Colorado Lawmakers Pass First-in-Nation Mandate for Voting Centers in Jails

People held in county jails typically retain the right to vote but face enormous hurdles to actually casting a ballot. The legislature adopted a bill meant to remedy the issue.

Alex Burness   |    May 8, 2024

An election worker interacts with someone detained in the Denver jail, as part of an initiative to allow in-person jail voting in that city. The bill would take that initiative statewide. (Photo via Denver sheriff’s office).

Scott Deno, who oversees Colorado’s largest jail, says he takes seriously his role in helping people vote if an election rolls around while they’re under his custody. His jail, in Colorado Springs, holds more than 1,600 people on any given day, and most are being held pretrial or serving out a misdemeanor sentence, meaning that they retain the right to vote.

Testifying in February before a legislative committee, the chief of detention for El Paso County’s sheriff’s office told lawmakers he was “very proud” of his record on this front. “I can say with 100 percent confidence: if an incarcerated citizen is residing in the El Paso County Jail during the election season, they will have the opportunity to cast their vote in a secure and timely manner,” Deno said.

State Senator Tom Sullivan followed up a bit later in the committee hearing: “How many of the incarcerated people that you had actually voted in the last election?”

Steve Schleiker, El Paso County’s clerk and top elections official, a Republican who was testifying alongside Deno, took that question. 

“Zero,” he said. 

Amanda Gonzalez, the Jefferson County clerk, was present at the hearing for that admission. “It was a wild moment,” she told Bolts. “You could feel it in the room.”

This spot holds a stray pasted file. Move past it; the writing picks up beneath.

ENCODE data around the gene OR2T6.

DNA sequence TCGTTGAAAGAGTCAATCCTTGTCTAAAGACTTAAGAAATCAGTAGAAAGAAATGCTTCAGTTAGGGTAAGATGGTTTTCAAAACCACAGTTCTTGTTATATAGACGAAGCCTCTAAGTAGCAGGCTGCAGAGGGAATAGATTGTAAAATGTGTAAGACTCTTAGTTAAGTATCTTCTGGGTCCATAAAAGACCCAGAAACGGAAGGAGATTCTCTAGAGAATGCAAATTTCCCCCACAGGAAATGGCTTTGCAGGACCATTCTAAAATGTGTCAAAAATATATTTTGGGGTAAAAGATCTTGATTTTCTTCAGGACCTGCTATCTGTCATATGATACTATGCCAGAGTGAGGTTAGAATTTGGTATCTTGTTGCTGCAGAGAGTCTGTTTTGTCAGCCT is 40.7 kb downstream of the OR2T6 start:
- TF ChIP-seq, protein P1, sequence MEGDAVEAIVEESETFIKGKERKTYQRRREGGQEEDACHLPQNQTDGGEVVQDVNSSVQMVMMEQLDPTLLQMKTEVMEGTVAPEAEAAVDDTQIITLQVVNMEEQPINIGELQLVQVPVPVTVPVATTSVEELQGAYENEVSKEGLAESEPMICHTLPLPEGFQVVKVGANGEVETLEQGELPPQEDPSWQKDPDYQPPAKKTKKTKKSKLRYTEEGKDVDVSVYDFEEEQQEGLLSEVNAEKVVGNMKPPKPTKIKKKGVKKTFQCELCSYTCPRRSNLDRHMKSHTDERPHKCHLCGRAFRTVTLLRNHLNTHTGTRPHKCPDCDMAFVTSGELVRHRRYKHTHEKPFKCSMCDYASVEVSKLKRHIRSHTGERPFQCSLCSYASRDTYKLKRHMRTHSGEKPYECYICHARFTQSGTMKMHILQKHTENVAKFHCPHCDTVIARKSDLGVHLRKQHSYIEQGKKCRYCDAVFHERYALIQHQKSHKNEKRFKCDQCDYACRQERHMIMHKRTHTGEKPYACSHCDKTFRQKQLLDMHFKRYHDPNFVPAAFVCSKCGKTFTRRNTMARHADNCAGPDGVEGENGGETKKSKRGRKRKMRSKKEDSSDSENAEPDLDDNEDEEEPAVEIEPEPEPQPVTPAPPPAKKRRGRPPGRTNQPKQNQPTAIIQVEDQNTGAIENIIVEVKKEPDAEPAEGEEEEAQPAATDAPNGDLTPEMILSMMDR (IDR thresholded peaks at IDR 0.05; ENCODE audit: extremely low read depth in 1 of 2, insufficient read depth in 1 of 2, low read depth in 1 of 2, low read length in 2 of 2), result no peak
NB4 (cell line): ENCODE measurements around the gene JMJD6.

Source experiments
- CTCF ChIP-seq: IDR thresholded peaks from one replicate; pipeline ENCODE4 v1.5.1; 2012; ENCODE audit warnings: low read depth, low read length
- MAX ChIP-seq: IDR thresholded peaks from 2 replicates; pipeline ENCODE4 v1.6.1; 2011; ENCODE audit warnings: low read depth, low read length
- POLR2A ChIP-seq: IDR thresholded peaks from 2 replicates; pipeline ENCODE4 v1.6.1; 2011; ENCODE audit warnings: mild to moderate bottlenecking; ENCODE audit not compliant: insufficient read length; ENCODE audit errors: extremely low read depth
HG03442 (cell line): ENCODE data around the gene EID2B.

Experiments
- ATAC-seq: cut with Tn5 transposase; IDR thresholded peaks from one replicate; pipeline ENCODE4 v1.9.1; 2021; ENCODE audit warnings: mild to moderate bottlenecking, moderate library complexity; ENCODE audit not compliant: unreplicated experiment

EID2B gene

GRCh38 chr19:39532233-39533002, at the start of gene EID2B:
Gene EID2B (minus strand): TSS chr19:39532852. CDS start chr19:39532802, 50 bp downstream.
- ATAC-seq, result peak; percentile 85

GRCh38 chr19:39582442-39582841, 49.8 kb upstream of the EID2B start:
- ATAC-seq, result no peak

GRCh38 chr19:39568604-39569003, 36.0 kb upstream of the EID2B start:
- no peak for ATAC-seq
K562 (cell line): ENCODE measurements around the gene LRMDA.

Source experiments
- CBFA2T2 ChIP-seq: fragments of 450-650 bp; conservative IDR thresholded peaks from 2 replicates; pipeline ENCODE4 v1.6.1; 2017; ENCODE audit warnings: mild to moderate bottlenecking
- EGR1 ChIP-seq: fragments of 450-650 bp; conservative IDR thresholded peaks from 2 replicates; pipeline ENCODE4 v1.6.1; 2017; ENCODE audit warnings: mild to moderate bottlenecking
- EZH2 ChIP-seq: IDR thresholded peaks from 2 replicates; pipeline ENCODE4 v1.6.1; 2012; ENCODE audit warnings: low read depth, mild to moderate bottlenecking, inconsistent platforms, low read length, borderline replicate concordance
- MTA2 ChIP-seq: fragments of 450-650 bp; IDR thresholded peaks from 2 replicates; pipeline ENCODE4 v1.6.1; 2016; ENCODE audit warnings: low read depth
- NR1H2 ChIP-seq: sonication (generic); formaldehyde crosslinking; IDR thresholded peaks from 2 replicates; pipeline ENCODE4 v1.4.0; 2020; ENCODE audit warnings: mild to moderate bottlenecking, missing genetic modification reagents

El Paso County is no outlier. A statewide review by the nonprofit Colorado Criminal Justice Reform Coalition found that in the 2022 general election, only 231 people voted from the state’s jails. Some 6,000 people are held in jails across Colorado every day, a population that’s disproportionately Black and Latinx.

Gonzalez, a Democrat, said she has talked to sheriffs who run these lock-ups but dismiss these numbers. “To me, this is just a civil rights issue,” she added. Like their counterparts around the country, Colorado sheriffs have substantial power over whether the people in their custody get to exercise their right to vote. Sheriffs decide whether to allow outside groups, like the League of Women Voters, inside jails to assist people in registering to vote or obtaining a ballot. They control the flow of mail in and out of jails. They also control the flow of information relevant to voting; formerly incarcerated people in Colorado and other states have told Bolts that they never were notified of their voting options while they were jailed.

The Colorado legislature on Friday adopted a first-in-the-nation reform last week to fix this. Senate Bill 72, which now awaits the signature of Governor Jared Polis to become law, would give people held in local jails a lot more opportunities to obtain and cast a ballot.

It would require that sheriffs establish polling stations within local jails across Colorado each general election to operate for at least one six-hour period. It would also require every jail to designate a ballot drop-off location, for those who want to vote by mail.

Colorado would be the first state to enact a mandate of this sort. Nevada, Massachusetts, and Washington state have recently passed initiatives meant to make jail voting easier, but none feature the central requirement of Colorado’s: turning local jails into in-person polling places.

“It’s really a gold standard for what all states can aspire to,” Carmen López, an expert on jail voting for The Sentencing Project, a national research and advocacy organization, told Bolts. “Folks in Colorado who are in jails will have the voting experience that the rest of society in Colorado has. I think that’s really important.”